Petrobras receives financial support from China and local banks

Apr 22, 2015 12:00 AM

Brazilian state-run oil company Petrobras approved a series of financial agreements with local and international banks that will meet its financing needs in 2015, the company announced. In a filing with local stock regulators, Petrobras said that the deals will provide the company with access to about 6.2 billion dollars, including a 3.5bn financing contract reached with China Development Bank on April 1.

“These financial operations, together with others executed this year, will meet the company's financing needs for 2015,” Petrobras said.

Petrobras had been faced with a cash crunch after the company was cut off from global capital markets typically used to fund operations and investments last year.

Petrobras delayed the release of third-quarter and full-year 2014 audited financial statements as the company struggled to account for asset write-downs related to corruption. Without up-to-date financials for prospective investors to examine, Petrobras was unable to sell bonds or other financial instruments.

The financial squeeze forced Petrobras to slash 2015 investments by 30% to 31/33bn, with additional spending cuts expected in 2016 and 2017. The reduced spending will also lead to a downward revision in the company's 2018 production target of 3.2 million b/d.

The deals announced include a Real 4.5 billion (1.48bn) export-credit note with Banco do Brasil, where current Petrobras CEO Aldemir Bendine worked before taking over the state-run oil company in February.

Petrobras also has a Real 2 billion standby credit line with state-run Caixa Economica Federal, as well as a Real 3 billion standby credit line with publicly traded Banco Bradesco.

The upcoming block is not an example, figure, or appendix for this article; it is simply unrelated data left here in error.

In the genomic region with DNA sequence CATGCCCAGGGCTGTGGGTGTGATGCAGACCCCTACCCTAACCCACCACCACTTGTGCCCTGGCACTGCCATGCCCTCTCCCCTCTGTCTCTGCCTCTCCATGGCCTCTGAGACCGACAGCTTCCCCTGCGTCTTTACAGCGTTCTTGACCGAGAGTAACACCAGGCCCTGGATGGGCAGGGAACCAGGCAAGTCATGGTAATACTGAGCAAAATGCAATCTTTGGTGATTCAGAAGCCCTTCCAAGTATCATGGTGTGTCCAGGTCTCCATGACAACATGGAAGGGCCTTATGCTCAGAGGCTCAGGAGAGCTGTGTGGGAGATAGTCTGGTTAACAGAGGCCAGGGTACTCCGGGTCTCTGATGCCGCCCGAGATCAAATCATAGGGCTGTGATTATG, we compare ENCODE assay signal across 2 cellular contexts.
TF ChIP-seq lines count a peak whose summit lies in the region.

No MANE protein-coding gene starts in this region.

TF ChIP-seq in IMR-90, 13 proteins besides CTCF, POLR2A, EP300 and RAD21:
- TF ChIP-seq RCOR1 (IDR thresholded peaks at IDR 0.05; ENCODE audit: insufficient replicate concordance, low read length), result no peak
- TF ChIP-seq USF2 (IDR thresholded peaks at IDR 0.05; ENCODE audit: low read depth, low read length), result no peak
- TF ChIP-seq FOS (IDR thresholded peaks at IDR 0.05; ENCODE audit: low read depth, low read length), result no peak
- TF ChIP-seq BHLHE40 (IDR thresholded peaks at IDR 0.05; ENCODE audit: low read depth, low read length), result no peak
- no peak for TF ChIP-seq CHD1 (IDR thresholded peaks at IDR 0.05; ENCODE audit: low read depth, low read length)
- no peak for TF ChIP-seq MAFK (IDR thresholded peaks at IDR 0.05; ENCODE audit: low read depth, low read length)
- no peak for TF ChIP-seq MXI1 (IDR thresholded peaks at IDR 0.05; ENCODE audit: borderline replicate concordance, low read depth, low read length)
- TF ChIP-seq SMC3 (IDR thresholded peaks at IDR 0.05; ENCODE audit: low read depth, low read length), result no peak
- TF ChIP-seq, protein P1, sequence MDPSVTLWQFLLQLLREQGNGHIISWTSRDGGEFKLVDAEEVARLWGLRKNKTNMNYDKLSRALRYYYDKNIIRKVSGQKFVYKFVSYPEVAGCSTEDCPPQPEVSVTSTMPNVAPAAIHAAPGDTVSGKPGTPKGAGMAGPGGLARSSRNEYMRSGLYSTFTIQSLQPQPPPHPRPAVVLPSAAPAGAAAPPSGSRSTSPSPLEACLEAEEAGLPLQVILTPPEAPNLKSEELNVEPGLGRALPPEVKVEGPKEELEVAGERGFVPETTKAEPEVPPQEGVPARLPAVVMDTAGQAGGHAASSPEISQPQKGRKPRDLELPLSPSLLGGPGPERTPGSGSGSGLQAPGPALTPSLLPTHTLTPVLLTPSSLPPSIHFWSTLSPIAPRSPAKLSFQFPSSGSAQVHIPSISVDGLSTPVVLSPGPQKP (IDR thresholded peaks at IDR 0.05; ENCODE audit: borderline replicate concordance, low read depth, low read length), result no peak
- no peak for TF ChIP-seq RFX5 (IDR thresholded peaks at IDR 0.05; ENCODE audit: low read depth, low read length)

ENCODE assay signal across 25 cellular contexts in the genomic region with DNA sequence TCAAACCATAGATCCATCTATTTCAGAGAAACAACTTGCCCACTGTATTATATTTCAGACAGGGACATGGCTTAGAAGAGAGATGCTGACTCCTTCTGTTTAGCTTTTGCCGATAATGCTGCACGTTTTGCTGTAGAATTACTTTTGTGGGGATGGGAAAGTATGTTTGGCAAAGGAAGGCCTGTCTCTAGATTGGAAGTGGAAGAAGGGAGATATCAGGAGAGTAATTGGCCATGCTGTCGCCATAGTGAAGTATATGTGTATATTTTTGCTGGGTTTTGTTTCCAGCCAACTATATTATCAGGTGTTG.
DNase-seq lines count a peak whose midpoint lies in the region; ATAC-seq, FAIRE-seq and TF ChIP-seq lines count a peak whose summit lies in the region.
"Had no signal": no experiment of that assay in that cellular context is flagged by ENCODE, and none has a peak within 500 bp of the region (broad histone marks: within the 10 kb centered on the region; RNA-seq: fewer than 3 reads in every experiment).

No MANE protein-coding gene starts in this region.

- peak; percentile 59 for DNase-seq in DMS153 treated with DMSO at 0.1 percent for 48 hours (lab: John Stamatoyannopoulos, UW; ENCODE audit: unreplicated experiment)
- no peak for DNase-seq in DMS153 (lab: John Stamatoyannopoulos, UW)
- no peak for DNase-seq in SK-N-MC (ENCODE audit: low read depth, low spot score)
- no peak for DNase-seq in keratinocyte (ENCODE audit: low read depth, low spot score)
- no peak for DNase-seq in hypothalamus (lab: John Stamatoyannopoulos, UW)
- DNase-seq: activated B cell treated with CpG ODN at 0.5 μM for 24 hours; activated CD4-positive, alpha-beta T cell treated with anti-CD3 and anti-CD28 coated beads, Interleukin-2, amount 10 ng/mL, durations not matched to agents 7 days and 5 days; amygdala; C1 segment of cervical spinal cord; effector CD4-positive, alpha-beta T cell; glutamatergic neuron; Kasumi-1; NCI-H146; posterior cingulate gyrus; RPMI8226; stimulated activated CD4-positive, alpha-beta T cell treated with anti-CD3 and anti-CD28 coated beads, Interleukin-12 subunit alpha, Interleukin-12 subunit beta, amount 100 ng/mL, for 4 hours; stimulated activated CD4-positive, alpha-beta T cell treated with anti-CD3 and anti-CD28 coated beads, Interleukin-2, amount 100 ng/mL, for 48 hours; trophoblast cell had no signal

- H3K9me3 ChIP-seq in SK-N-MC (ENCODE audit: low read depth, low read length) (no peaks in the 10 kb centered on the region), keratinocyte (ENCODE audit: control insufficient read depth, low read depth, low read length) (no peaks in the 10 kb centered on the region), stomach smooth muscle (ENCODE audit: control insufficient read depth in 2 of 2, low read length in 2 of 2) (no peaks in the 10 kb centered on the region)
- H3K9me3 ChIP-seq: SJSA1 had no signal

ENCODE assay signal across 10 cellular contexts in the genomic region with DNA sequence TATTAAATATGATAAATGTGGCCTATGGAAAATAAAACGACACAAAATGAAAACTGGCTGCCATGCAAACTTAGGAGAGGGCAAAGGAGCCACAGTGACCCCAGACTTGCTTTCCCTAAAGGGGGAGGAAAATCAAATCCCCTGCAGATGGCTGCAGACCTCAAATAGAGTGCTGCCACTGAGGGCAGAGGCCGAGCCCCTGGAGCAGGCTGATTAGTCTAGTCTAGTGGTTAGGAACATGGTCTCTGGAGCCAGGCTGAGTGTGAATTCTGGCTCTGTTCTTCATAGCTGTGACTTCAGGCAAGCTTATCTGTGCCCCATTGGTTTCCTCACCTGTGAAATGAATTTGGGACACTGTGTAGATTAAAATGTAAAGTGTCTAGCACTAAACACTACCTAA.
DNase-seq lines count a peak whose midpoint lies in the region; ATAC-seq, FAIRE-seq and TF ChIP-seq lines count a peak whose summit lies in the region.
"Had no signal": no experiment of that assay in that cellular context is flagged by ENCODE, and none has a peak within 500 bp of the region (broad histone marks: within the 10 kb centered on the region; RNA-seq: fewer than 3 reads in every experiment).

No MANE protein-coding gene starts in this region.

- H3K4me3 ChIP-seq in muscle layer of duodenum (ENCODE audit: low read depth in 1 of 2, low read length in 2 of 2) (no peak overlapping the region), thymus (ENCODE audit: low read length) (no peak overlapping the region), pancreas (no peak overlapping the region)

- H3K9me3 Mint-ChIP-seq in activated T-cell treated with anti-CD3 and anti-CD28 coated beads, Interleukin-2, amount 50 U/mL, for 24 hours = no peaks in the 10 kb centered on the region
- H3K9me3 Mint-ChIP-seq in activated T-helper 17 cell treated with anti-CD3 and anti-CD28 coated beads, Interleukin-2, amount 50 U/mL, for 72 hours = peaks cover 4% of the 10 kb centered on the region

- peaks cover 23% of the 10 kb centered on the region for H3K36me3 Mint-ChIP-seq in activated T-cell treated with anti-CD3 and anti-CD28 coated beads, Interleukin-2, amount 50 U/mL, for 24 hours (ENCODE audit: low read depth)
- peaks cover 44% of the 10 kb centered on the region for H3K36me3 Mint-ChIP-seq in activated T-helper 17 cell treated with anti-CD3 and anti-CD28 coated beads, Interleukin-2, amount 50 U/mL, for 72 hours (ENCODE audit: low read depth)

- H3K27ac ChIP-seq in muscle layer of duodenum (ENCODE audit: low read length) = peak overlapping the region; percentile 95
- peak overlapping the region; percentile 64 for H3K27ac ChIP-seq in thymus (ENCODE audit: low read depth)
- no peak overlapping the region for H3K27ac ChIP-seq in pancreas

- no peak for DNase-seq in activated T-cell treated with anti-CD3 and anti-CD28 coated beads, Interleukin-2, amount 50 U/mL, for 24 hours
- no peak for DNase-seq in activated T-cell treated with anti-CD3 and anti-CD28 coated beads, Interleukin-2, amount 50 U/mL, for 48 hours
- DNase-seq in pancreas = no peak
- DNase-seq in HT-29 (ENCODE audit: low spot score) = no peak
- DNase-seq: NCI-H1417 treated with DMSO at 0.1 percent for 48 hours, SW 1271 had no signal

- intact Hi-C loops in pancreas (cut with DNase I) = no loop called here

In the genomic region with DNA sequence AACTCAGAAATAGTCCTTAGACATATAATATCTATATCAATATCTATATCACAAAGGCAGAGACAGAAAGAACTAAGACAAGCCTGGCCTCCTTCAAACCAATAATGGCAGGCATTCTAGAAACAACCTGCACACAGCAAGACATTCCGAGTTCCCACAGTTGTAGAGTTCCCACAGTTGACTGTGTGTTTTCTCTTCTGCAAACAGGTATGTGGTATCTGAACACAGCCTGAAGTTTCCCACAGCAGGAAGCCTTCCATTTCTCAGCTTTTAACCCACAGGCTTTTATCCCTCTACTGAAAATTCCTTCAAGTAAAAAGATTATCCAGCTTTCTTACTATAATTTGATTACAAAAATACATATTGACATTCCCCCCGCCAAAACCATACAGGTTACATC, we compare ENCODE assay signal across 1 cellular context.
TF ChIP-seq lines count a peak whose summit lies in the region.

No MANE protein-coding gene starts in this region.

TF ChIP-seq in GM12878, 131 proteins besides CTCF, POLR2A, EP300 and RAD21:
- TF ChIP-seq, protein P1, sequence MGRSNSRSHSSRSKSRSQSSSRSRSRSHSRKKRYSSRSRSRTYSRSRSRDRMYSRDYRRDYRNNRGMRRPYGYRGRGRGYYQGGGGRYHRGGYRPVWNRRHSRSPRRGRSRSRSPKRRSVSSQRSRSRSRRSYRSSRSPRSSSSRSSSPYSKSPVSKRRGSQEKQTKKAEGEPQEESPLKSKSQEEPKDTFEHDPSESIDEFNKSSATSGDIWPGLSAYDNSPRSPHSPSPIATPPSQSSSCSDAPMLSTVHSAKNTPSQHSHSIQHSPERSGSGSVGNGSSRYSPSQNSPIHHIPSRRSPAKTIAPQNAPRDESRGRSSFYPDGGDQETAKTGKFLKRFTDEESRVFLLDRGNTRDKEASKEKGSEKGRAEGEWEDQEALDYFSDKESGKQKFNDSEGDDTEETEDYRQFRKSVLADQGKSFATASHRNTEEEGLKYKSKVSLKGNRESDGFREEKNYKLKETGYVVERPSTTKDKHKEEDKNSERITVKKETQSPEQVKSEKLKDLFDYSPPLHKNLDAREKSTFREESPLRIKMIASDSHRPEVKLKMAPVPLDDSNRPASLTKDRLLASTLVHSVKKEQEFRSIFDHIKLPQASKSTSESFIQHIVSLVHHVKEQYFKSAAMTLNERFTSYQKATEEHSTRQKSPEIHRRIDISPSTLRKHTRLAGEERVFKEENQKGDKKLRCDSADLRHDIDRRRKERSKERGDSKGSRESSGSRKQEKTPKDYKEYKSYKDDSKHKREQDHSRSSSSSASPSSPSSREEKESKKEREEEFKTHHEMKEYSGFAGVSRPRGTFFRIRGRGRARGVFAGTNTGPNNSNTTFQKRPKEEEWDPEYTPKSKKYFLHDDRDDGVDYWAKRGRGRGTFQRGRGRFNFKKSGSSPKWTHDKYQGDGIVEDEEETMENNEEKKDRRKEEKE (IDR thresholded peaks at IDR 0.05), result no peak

Petrobras also signed a 3bn cooperation agreement with Standard Chartered Bank that involves the sale and leaseback of production platforms. The company did not disclose which platforms would be sold to Standard Chartered and then leased back to the company.

Now that Petrobras' 2015 financial needs have been met, the company said it is looking to the future.

“Petrobras will continue to evaluate financing opportunities with the objective of anticipating part of its 2016 needs,” the company said.

Petrobras also reiterated that it would not be selling fields in the highly productive subsalt region to meet its funding needs.

In March, the company announced a divestment program aimed at selling off $13.7 billion worth of assets over the next two years. About 30% of the assets will come from the exploration and production segment, 30% from the refining and distribution unit, and 40% from the gas and energy unit.

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